Boudiccatassieguy
  • I must get some clove oil. I have a sealable plastic palette with a rubber "O" ring and I keep it in the fridge when not using it. The paint stays useable for at least a week, maybe two, depending on the colour. However, if I get some clove oil to add to the palette it seems I could extend that time even more. I'm going to try it. The reason it works, as I understand it, is that clove oil is a powerful anti-oxidant and since oil paint dries by oxidation rather than evaporation paints can be kept useable for as long as oxidation can be prevented.
    Kaustav
  • @tassieguy what is the average temperature in your place these days? If you use clove oil then there is no need to keep the closed box inside the freezer. If your place is cold then (end of winter?) - no problem. It is working fine in 33 degree Celsius.
  • edited August 22
    That's great, @Kaustav because sometimes I forget to put it in the fridge. Winter's not a problem because it gets  down to 2 or 3 degrees at night or even below zero. But in summer, if I forget, it won't matter if I have clove oil. :)
  • @tassieguy that's great but can't get as hot as India I suppose. B)
  • No, not as hot as India, @Kaustav. The highest temperature in Tasmania was 41 degrees C in 2013. And that was too hot for me.  B)
  • tassieguy said:
    I must get some clove oil. I have a sealable plastic palette with a rubber "O" ring and I keep it in the fridge when not using it. The paint stays useable for at least a week, maybe two, depending on the colour. However, if I get some clove oil to add to the palette it seems I could extend that time even more. I'm going to try it. The reason it works, as I understand it, is that clove oil is a powerful anti-oxidant and since oil paint dries by oxidation rather than evaporation paints can be kept useable for as long as oxidation can be prevented.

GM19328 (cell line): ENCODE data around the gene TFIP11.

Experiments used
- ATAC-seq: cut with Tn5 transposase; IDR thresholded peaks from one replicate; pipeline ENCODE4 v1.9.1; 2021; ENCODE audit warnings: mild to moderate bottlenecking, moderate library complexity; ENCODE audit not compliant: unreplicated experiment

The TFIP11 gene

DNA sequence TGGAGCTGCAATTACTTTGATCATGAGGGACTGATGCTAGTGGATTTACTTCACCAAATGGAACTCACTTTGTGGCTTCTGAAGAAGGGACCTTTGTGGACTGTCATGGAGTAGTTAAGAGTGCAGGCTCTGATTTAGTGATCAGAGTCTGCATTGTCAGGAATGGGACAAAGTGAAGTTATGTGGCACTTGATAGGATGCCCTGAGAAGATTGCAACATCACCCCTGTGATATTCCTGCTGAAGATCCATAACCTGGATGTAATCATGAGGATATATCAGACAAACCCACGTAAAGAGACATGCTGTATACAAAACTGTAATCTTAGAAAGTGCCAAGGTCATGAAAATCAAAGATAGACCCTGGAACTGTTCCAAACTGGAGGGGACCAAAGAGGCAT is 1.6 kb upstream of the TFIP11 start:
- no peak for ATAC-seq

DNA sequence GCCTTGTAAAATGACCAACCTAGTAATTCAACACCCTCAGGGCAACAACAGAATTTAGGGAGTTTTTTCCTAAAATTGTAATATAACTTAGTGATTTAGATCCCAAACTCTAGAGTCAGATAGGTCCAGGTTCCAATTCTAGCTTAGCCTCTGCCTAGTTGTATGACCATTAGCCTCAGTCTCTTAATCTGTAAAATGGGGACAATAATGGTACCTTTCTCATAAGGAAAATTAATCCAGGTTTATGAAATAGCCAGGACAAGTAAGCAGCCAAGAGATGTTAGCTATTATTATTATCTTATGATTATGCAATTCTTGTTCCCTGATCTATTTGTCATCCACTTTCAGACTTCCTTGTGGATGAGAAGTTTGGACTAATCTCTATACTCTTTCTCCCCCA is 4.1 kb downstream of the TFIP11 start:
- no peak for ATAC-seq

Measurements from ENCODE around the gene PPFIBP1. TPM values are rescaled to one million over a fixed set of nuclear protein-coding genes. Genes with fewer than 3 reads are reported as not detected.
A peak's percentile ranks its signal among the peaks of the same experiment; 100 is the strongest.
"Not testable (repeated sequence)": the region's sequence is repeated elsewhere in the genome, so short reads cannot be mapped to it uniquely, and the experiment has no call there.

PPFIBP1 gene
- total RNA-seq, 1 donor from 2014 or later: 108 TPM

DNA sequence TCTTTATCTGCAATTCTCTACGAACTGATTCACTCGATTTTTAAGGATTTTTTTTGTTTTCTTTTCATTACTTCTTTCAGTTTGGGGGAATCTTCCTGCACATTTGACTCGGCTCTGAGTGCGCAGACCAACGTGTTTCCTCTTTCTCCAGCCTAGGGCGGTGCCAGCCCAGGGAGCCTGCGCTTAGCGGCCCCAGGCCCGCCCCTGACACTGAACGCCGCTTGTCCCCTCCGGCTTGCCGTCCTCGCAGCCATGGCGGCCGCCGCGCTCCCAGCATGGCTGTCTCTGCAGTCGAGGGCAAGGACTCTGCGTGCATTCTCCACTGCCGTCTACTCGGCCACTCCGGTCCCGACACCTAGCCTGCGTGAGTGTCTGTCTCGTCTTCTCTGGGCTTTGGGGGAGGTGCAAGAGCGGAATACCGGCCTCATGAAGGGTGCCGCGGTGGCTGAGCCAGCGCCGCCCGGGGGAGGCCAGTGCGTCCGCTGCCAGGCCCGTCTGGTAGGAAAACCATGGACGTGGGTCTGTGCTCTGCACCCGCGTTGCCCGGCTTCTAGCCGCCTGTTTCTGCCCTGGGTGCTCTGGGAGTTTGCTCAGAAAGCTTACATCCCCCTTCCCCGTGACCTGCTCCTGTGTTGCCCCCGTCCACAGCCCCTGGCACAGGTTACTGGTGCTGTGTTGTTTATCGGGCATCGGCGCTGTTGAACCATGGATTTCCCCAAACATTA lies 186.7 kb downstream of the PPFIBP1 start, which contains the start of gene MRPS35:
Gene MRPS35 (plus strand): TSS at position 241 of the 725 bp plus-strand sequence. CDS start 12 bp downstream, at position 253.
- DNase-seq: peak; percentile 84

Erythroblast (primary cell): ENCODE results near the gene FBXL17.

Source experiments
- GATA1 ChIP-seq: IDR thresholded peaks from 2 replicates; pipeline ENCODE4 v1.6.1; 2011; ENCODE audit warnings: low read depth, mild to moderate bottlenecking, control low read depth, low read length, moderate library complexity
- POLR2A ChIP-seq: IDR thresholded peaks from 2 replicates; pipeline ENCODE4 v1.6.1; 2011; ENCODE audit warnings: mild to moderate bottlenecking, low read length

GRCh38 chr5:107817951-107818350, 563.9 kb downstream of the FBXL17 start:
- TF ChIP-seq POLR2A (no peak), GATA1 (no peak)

I'm surprised you haven't been using clove oil already since some of your paintings are very large.
    Renoir
  • @Richard, because I rarely blend it hasn't really been an problem. The real issue for me is that I don't like to waste time and paint by mixing up a lot of colours only to have them dry on the palette before I can use them.
  •  Hope this isn't too far off topic but I read yesterday of a person who sealed up his paint from his pallet put in a plastic bag on a plate and put them in his freezer - then when he wanted to use them again he took them out a couple hours before use and they would be thawed out has anyone tried this with Geneva paints?
  • They keep for months refrigerated but from an archival perspective I think freezing is inadvisable.
    Kaustav
  • BOB73BOB73 -
    edited September 8
    referring to how long paint mixed with SDM will last...I found out: at least two and a half years in the refrigerator 
    http://forum.drawmixpaint.com/discussion/4124/sdm-04-10-13#latest
    cadia
  • Another question regarding this comment,
    " I cannot continue with Mark's formula because of our new baby in the house."
    Marks paint is not toxic ~ correct? Why this then?
  • Mark's Geneva paints are made without solvents. The Formula (slow-dry medium) referred to is the one found in the Supply List that can be added to other brands of paint to make them behave like Geneva but this formula includes solvent (mineral spirits) and clove oil among other ingredients and babies can be sensitive to aromatics. The sensitivity can be made worse by high heat and humidity.
    Kaustav
  • @tassieguy
     and @Kaustav